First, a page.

Women. Money. Sport. A message for non-sport lovers.

BY Jemma WongJuly 10, 2019

Women's World Cup: Women Playing Footbal

The Women’s World Cup hit epic fandom levels this summer, peaking last weekend with the US beating the Netherlands in a superb 2-0 win (for the second time in a row, mind you) followed by an emotionally unprompted chant of ‘EQUAL PAY, EQUAL PAY’ that drowned out the Stade de Lyon. I was at the sidelines in spirit, chanting at max levels. 

This isn’t a standalone ‘moment’, this is another inflection point in the painfully long but important movement towards greater equality. The record-breaking broadcast ratings, sponsorship cash and attendances from the 2019 Women’s World Cup signalled that fans were in fact there ALL ALONG and that the $28 trillion female economy is ready to go (no more persuasion needed). FIFA President has come out with plans to double investment in the next four years, double prize money (yes please), and the world governing body is calling for a Women’s World League for national sides (read about it here).


Full disclosure – this is something close to the heart. Back in Australia, I led the growth and marketing strategy for the Women’s league for Australian Rules Football which saw our first season end with lockout crowds, 70% female audiences at match and an 86% uplift in female participation. It wasn’t just a lesson in change and politics, it was a lesson about money.

We didn’t simply invest in the product or the concept of feminism-at-large. We invested in people who had the ability to achieve greatness, inject importance into the world, move cultural mountains, and solving an issue that resonated with underrepresented minorities on some level.

And here’s the magic secret; when you open the world up to new heroes, you open it up to new stories, and at the end of the day, stories drive consumer choice. 


Props to Huckletree members Matchpint (the UK’s number one pub finder for sport) for championing the women’s game and recognising the opportunity to be a platform for women smashing ceilings. They made a conscious effort to go big on the Women’s World Cup about 6 months ago, and have seen a positive lift in metrics, industry morale and imagination. 

“We were really keen to lean in and approach it like we did the men’s World Cup last year.” says Leo MacLehose, CEO of Matchpint. 

“Pre-tournament, there were definitely skeptics in terms of partners, fans or bars, but things that have made a real difference include big sponsors like Budweiser getting behind the England Lionesses and sponsoring the team. BBC Sport has done a good job over the last year to push the game, and make sure that they feature women’s football ahead of the tournament. Pubs are seemingly putting a lot more of the other games on as well, and there has been an increase in searches for these other games (even though it is still low).”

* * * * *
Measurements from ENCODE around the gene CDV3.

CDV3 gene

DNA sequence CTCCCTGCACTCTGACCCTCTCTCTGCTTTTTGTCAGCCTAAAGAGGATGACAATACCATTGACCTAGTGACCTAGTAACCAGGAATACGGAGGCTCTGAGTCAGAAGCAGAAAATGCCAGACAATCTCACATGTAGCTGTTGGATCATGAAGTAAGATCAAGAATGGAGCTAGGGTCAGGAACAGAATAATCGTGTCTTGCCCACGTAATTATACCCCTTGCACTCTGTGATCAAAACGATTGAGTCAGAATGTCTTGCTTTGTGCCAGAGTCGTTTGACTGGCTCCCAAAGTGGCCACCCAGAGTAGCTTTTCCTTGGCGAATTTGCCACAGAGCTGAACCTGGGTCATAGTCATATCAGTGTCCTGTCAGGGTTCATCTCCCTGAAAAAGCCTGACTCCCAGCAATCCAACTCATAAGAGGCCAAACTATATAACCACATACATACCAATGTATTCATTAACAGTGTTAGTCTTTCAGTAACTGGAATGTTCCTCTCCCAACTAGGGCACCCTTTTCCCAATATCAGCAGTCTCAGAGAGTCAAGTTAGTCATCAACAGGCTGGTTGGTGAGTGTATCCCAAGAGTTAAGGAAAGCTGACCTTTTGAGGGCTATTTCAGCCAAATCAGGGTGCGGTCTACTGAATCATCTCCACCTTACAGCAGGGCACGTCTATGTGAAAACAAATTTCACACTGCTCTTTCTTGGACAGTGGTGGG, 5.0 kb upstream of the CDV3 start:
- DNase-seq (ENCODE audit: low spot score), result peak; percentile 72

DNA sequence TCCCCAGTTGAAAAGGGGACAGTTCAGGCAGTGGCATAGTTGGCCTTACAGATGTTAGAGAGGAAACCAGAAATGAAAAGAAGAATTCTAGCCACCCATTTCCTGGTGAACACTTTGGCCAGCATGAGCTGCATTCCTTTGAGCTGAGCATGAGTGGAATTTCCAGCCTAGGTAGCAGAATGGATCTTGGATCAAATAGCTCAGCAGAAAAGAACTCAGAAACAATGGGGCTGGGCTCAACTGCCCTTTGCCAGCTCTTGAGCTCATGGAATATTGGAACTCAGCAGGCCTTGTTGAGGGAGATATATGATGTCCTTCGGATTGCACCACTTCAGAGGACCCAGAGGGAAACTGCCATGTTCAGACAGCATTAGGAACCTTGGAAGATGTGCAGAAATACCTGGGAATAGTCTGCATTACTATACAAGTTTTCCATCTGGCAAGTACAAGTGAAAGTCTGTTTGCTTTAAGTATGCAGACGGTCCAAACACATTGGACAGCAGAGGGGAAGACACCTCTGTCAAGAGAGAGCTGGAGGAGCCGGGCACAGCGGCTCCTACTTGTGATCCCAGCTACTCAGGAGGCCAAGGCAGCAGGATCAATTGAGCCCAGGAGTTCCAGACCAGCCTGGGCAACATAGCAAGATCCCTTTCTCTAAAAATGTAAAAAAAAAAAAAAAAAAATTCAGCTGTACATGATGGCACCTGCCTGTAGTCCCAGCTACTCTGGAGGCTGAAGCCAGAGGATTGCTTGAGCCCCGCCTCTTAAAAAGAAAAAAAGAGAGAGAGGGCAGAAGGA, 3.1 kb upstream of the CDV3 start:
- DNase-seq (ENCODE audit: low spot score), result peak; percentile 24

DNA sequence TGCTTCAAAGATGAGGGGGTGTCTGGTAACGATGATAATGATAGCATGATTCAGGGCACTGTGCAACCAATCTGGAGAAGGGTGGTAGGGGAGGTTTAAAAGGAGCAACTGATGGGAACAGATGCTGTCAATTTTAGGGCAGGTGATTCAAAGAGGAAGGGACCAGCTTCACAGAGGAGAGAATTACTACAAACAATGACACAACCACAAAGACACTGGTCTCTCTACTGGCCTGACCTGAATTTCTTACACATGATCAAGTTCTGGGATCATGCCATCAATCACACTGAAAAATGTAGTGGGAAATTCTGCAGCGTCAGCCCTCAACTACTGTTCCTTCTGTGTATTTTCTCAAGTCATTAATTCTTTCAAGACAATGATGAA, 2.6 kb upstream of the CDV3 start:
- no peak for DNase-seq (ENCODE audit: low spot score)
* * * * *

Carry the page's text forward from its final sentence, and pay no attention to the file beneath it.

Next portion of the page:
Leo says that access to the women’s players has been incredibly refreshing. “They know they are responsible for being ambassadors to the game and all the journalists I’ve spoken to have highlighted how ready the players are to give interviews, talk about the game, and the state of the competition. Moving forward, we have some real heroes of the game and people are really invested in where they go from here, it’s the responsibility of the press, and platforms like us to make sure that we keep the women’s game front and centre.” Fran Kirby anyone?!

“It’s captured everyone’s imagination, and it’s only going onwards and upwards from here. The next international tournament is Euro 2021, and its hosted by England, so I think that will even top the World Cup in terms of popularity.”


  • There has been an increase of 183% for users searching for World Cup fixtures in June. Most promisingly, however, users searching for England games have increased by 152% since Euro 2017. 
  • England vs the USA saw the same level of traffic as men’s England vs the Netherlands in the Nations League Semi Final & the 25th most searched event of 2019 so far.
  • 6.9m people watched the England v Cameroon game. The average viewing figures for the men’s FA Cup final over the last decade is 7m. 
  • As the Women’s World Cup has gone on, Leo and team have seen the numbers of bars showing it increase by 15%. The number of searches for matches has gone up by 82% and the page views by 103% showing an increase in interest. Interest and bars showing the matches more than doubled from Englands QF to the SF.


England lost, but let’s take the win. I hope it gives every industry, including all of us in the tech and startup ecosystem, a promising window into what could be.

Just look at the achievements, collaborations, commercial uplift, community unity and social impact that can come from giving women the runway, space and investment. We don’t need a playbook, modern history is enough.  

I’m so fired up. If you want to talk women’s sport, representation, funding, how to drive behaviour change for your product, or talk about our upcoming Fairer Funding Now research for 2019, please reach out at jemma@huckletree.com – or just look for the person silently chanting EQUAL PAY throughout Huckletree halls. 🙂 


Jemma Wong

Marketing Director